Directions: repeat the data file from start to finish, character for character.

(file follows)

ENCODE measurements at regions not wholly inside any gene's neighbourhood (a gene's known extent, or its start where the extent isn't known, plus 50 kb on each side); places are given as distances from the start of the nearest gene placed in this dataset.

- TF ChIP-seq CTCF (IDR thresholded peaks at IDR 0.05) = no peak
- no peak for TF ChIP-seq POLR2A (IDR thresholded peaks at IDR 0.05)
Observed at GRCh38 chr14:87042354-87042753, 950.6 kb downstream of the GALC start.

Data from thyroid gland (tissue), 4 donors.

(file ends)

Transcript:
ENCODE measurements at regions not wholly inside any gene's neighbourhood (a gene's known extent, or its start where the extent isn't known, plus 50 kb on each side); places are given as distances from the start of the nearest gene placed in this dataset.

- TF ChIP-seq CTCF (IDR thresholded peaks at IDR 0.05) = no peak
- no peak for TF ChIP-seq POLR2A (IDR thresholded peaks at IDR 0.05)
Observed at GRCh38 chr14:87042354-87042753, 950.6 kb downstream of the GALC start.

Data from thyroid gland (tissue), 4 donors.